Del Taco debuts new restaurant design
New prototype and logo part of brand image update
August 8, 2011 |By Lisa Jennings
Editor's Note: A previous version of this story has been updated to include new information about the number of Del Taco locations opened this year.
Del Taco is unveiling a new prototype restaurant design and logo this week that aims to evolve its brand image, the quick-service operator said Monday.
A new restaurant in McKinney, Texas, scheduled to open Wednesday, will be the first to feature the new design both inside and out. The company has been testing elements of it at various stores since last fall.
John Cappasola, chief brand officer for the Lake Forest, Calif.-based Del Taco, said the goal was to “evolve the brand without losing sight of what brought us here.”
A quick-service hybrid offering both a full Mexican menu and burgers and fries, Del Taco is positioned as a value player. With the new design, the chain aims to emphasize certain brand attributes that contribute to the value message, such as quality and freshness, Cappasola said.
For instance, interior designs include wall phrases such as “chicken grilled here,” “cheddar hand-grated here,” and “beans slow cooked here.”
Cappasola said Del Taco’s loyal fans are aware of the “made-to-order-fresh” emphasis, but there is not broad awareness of it.
“We simply need to work harder at getting credit for what we already do for our customers every day,” he said.
In addition to a new color scheme, new flooring and seating options, and the updated logo, the new design also includes the test of a salsa bar, which is a first for Del Taco.
The salsa bar will feature two types of salsa in addition to signature sauces such as the Del Inferno, Del Scorcho and mild sauce.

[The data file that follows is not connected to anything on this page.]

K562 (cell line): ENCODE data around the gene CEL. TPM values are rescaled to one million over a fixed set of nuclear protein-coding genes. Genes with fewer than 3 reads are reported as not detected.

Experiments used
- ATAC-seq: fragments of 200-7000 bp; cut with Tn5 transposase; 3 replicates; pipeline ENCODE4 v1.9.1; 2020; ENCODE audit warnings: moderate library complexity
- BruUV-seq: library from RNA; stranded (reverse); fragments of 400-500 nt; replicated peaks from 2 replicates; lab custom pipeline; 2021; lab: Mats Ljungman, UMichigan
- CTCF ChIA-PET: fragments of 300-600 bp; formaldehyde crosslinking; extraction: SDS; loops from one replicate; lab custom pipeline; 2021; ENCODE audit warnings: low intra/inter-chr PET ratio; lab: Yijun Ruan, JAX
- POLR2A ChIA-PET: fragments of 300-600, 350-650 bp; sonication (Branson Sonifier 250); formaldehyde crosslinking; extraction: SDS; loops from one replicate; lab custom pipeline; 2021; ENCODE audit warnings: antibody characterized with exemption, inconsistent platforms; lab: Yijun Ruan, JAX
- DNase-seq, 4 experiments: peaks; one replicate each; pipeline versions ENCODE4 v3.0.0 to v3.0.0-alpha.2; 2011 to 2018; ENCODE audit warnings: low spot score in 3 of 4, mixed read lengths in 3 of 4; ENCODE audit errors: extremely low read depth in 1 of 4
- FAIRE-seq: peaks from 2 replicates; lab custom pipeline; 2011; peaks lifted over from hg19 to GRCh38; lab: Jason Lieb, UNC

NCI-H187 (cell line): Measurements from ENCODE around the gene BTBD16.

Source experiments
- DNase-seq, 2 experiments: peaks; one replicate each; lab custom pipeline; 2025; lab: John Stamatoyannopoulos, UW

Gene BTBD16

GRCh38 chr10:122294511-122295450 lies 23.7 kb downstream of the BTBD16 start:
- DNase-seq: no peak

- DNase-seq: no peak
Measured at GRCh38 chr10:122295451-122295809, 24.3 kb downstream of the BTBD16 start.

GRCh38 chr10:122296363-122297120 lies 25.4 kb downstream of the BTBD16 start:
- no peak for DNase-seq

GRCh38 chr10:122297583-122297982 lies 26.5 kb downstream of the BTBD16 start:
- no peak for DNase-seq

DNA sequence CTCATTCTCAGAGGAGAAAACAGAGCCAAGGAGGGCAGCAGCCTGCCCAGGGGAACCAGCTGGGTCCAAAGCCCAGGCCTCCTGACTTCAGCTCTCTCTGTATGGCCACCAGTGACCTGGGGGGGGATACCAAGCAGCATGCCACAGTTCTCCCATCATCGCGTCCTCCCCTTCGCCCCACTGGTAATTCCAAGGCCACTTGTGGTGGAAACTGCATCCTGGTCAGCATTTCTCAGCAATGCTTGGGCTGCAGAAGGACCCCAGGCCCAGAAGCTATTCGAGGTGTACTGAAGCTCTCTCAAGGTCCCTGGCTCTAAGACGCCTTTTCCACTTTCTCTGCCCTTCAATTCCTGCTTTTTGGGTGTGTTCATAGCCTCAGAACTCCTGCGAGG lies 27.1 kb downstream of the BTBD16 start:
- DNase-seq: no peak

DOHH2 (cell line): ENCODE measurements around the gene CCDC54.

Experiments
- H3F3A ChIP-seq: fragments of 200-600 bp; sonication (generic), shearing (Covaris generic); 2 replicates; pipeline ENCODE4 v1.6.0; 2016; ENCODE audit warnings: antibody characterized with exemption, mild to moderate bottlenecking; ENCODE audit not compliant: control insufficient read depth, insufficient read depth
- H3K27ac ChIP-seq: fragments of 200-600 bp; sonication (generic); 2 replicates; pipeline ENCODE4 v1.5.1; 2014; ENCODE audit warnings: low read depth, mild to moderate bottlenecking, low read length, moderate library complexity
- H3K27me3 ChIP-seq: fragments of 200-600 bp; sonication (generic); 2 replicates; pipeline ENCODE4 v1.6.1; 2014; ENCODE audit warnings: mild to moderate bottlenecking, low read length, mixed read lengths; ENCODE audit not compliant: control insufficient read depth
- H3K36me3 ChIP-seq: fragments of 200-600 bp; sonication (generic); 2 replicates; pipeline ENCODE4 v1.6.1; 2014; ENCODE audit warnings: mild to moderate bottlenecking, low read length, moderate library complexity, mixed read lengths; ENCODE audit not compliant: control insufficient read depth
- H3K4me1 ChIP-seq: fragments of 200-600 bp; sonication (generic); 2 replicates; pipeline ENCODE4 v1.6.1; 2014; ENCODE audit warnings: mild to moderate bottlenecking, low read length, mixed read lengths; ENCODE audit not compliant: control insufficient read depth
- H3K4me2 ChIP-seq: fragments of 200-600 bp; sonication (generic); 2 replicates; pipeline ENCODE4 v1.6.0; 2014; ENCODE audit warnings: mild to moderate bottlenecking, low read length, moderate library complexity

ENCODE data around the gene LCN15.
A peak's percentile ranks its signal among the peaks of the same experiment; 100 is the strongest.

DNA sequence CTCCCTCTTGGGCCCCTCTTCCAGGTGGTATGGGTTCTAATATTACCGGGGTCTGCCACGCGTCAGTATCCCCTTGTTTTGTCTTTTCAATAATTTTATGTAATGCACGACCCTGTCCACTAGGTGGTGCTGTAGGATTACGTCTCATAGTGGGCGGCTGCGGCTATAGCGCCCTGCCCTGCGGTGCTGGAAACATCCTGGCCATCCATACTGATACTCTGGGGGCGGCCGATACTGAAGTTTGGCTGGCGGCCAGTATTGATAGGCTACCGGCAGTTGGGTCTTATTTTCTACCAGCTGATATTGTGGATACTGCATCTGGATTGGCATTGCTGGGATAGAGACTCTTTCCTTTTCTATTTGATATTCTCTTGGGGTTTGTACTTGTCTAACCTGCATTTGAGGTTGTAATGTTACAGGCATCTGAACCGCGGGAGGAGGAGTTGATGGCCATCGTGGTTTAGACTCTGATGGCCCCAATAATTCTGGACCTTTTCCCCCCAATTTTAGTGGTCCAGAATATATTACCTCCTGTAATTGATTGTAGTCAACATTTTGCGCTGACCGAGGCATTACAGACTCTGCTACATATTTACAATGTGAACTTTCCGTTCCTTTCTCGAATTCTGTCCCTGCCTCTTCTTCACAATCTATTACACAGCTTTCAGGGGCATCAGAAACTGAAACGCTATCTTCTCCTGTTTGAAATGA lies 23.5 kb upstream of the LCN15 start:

Outside, the design aims to make Del Taco stand out on the street, Cappasola said.
The new prototype has a curved roof that evokes the new logo’s rolling hills, he said.
At around 2,100 to 2,200 square feet, the new design also offers more flexibility in location. Del Taco has traditionally sought standalone real estate opportunities, but the new design will fit end-cap locations with a drive thru, for example.
Down the road, Del Taco may also look at a smaller, non-traditional format to expand its “menu of venue” options.
Last year, Del Taco reworked its building design to reduce costs by about 30 percent. The new prototype keeps build-out costs to the same reduced level, Cappasola said.
So far, guest reaction to the various elements of the new design has been positive, but it’s too soon to estimate the impact on the whole new design on sales, he said.
With 525 units, about 55 percent of which are company owned, Del Taco has seen positive sales trends over the past 18 months, Cappasola said.
The chain has added seven locations so far this year, five franchise and two company-owned, with another seven to eight planned before the end of the year, including five franchise and two or three company units.
The new prototype design was developed by San Francisco-based brand strategy and design firm Tesser Inc.
Contact Lisa Jennings at firstname.lastname@example.org.
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